The precedent for the appellee's position in this state is based on Boden v. Del-Mar Garage (1933), 205 Ind. 59, 185 N.E. 860 and Burk v. Anderson (1952), 232 Ind. 77, 109 3. N.E.2d 407. These cases represent the prevailing law in this state and grant to a husband a cause of action for loss of consortium resulting from a wrongful injury to his wife, yet the wife is denied recovery for loss of consortium of her husband. These cases and those from other states based on the same doctrine attempt to reason that a valid distinction exists between the right of a husband to recover for loss of consortium and the right of a wife to recover for the same type of loss. It is argued that the wife's recovery is purely intangible, such as for mental anguish and emotional upset, while the husband's loss is tangible and pecuniary also and that a party may not recover for purely intangible mental and emotional suffering. Here we have the type of reasoning and attempted analysis, such as Holmes points out above, resorted to when an ancient doctrine has lost its underpinning by social changes. The courts frequently attempt to shore up the doctrine by offering reasons for its existence inconsistent with its origin. The reasoning here appears to us to be obviously specious. In this state the law formerly permitted a wife to recover damages for alienation of the affections of her husband. Here again the argument was made that this was a direct loss to her, while the loss of consortium was not a direct loss to the wife. We are unable to follow such reasoning. The loss in both situations appears to us to be alike, and one is no more indirect than the other. In our opinion, consortium does not consist alone of intangible mental and emotional elements, but embraces within its ambit also services and charges which one partner in the marriage performs for the other and have a monetary and pecuniary value. We take one instance to point this out. The allegation in the complaint specifies that the husband took his wife to places she desired to go. It takes no unusual assumption to conclude that if he was unable to take her, she would have to hire transportation or use her own means of conveyance at her own expense. This is a monetary loss. The landmark decision on the doctrine here under consideration was made in 1950 in Hitaffer v. Argonne Co. (1950), 87 U.S. App. D.C. 57, 183 F.2d 811, cert. den. 340 U.S. 852, 71 S.Ct. 80, 95 L.Ed. 624. In rejecting precedents from virtually every jurisdiction that had considered the question, the court held:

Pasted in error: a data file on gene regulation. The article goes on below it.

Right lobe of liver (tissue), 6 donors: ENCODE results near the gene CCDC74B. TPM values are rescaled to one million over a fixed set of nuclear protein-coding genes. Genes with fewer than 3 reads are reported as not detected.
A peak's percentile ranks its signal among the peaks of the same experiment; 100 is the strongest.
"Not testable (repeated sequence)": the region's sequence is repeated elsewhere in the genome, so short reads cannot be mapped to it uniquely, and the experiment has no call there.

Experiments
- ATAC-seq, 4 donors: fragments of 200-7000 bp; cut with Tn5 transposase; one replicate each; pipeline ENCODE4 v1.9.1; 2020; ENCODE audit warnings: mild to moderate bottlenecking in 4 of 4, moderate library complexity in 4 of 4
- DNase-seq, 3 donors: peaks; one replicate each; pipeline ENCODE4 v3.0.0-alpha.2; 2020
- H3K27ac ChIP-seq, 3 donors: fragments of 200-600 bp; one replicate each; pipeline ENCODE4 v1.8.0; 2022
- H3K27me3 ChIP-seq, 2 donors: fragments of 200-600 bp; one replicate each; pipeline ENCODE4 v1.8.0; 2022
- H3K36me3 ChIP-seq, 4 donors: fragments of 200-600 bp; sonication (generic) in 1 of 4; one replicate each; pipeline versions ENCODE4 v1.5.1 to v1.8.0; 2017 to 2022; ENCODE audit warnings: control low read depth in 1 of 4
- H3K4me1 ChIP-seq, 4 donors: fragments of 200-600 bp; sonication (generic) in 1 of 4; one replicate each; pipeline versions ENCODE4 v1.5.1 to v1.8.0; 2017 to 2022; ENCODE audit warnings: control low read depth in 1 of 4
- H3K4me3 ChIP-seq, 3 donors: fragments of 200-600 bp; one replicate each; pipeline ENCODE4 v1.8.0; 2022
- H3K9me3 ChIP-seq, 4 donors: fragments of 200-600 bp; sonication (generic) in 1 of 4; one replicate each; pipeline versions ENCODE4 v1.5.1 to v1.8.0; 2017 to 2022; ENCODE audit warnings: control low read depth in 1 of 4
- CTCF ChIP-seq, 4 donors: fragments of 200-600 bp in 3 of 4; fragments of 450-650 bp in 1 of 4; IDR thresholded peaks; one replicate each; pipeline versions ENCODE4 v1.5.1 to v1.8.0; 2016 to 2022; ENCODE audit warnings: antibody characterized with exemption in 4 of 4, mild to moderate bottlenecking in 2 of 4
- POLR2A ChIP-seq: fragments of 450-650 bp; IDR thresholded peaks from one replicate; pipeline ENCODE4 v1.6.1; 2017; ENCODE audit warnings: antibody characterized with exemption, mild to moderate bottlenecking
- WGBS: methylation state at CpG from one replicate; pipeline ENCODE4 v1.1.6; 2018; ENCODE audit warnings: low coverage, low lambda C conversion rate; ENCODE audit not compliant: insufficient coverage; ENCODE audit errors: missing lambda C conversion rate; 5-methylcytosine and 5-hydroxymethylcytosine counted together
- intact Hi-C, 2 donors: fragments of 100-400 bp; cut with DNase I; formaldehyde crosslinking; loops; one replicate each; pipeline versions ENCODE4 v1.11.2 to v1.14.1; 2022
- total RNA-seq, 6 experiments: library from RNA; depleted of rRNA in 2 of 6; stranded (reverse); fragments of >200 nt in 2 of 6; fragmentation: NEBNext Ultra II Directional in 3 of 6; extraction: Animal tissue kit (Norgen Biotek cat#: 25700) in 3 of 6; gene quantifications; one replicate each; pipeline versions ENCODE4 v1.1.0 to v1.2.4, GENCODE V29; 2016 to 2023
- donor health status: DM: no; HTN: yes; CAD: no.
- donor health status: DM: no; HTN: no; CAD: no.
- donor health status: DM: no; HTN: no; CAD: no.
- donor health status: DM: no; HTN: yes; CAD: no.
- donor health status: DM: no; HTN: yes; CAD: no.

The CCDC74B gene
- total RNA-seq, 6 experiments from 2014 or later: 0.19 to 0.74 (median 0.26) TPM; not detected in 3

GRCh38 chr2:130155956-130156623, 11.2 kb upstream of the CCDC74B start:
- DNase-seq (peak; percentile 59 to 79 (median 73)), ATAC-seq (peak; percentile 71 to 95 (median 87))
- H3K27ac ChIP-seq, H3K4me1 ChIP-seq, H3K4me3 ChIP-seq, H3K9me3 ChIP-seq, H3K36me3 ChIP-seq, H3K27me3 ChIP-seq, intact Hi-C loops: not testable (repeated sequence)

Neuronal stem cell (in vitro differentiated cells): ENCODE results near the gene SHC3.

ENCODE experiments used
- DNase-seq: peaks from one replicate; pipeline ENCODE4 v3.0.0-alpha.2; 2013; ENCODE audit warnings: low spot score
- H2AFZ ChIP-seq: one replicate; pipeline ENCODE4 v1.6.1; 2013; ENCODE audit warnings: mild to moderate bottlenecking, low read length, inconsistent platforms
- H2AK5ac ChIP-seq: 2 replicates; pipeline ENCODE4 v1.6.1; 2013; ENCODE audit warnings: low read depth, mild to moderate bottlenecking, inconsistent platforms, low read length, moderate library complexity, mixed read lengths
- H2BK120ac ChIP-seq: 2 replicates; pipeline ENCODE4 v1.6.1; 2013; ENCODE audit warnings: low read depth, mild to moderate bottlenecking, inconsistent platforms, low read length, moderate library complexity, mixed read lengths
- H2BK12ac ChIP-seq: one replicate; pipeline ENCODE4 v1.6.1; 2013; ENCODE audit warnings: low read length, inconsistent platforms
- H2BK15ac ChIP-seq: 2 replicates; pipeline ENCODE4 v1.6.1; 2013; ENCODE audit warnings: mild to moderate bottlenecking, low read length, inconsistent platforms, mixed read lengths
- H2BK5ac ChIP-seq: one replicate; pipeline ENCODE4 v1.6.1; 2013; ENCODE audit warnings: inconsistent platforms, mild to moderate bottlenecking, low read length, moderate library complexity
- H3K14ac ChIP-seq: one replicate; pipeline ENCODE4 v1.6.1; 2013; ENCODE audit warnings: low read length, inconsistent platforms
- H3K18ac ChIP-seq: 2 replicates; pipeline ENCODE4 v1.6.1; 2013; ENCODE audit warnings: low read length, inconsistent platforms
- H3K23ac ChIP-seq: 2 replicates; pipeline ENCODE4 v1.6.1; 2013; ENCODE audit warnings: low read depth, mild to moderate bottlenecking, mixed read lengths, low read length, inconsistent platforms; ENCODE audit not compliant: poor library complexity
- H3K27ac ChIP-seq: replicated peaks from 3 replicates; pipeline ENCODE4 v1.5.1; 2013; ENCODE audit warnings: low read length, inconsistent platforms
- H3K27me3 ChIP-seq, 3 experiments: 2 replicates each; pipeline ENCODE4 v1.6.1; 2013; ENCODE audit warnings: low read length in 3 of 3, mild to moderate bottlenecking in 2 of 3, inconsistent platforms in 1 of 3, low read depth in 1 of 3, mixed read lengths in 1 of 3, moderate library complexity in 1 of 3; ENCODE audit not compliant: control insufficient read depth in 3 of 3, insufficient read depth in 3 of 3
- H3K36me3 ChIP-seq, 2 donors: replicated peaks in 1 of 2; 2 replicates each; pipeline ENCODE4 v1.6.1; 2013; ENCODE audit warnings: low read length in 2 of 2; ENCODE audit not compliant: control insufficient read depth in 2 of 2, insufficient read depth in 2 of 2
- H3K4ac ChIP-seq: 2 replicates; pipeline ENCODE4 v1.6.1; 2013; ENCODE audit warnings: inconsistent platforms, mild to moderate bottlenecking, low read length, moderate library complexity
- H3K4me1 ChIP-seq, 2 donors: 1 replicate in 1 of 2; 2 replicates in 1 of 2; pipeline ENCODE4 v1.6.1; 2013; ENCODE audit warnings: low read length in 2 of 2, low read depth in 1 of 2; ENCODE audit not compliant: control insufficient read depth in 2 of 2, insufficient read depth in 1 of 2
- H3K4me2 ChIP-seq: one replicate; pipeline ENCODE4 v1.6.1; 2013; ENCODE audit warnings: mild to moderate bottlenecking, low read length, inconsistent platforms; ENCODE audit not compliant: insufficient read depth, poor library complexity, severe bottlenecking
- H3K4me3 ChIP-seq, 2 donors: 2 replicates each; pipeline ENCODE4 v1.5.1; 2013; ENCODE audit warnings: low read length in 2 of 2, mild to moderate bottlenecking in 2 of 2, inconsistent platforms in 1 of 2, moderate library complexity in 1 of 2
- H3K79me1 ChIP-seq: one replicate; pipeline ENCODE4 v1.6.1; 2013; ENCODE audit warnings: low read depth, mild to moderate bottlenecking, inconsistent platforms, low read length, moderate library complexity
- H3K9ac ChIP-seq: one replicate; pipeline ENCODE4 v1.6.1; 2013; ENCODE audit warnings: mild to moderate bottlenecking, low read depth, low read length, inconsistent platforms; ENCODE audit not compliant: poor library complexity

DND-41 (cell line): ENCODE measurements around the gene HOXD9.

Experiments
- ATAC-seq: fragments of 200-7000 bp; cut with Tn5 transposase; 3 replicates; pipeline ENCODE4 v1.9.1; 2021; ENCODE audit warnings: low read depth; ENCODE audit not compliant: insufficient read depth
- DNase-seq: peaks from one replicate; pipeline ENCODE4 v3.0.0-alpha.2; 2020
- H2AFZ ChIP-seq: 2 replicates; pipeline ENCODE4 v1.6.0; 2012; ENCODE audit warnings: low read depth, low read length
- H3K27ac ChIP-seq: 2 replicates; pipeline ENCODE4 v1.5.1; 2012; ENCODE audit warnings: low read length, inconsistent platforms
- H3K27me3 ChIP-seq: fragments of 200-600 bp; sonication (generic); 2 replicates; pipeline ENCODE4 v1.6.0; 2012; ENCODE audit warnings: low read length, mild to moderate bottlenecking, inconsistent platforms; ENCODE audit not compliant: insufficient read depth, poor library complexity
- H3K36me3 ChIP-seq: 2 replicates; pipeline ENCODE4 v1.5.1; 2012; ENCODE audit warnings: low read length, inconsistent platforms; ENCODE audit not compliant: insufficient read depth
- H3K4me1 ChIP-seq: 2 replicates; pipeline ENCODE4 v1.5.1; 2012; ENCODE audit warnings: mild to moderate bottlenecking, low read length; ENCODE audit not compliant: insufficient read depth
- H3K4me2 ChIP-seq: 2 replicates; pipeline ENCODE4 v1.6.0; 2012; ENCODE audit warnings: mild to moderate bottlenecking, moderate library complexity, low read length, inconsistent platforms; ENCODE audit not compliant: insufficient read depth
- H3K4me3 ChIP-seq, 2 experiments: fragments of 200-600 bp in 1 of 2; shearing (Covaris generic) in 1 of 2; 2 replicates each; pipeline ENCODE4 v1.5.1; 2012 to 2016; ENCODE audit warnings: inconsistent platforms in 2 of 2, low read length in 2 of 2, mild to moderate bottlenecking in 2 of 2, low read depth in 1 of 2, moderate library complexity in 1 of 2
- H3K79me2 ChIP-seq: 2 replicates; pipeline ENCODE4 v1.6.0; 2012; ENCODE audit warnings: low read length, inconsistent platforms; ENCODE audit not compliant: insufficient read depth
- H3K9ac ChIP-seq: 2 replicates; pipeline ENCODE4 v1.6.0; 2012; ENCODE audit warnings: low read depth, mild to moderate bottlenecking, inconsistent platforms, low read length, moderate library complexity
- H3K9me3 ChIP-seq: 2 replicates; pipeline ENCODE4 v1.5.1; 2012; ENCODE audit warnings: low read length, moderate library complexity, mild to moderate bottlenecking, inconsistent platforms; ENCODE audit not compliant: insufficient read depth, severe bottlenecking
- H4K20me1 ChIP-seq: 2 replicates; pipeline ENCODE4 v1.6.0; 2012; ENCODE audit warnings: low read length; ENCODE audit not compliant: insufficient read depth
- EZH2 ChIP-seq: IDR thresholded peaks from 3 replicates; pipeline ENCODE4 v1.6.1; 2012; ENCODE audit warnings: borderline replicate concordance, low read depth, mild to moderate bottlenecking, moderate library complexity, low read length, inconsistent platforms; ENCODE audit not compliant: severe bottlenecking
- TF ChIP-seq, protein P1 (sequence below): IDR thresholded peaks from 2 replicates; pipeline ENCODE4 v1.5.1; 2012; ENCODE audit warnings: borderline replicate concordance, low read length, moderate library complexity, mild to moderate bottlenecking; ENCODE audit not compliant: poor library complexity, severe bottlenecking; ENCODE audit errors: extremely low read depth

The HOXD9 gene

"Furthermore, we can conceive of no reasons for denying the wife this right for the reason that in this enlightened day and age they simply do not exist. On the contrary it appears to us that logic, reason and right are in favor of the position we are now taking. The medieval concepts of the marriage relation to which other jurisdictions have reverted in order to reach the results which have been handed to us as evidence of the law have long since ceased to have any meaning. It can hardly be said that a wife has less of an interest in the marriage relation than does the husband or in these modern times that a husband renders services of such a different character to the family and household that they must be measured by a standard of such uncertainty that the law cannot estimate any loss thereof. The husband owes the same degree of love, affection, felicity, etc., to the wife as she to him. He also owes the material service of support, but above and beyond that he renders other services as his mate's helper in her duties, as advisor and counselor, etc. Under such circumstances it would be a judicial fiat for us to say that a wife may not have an action for loss of consortium due to negligence.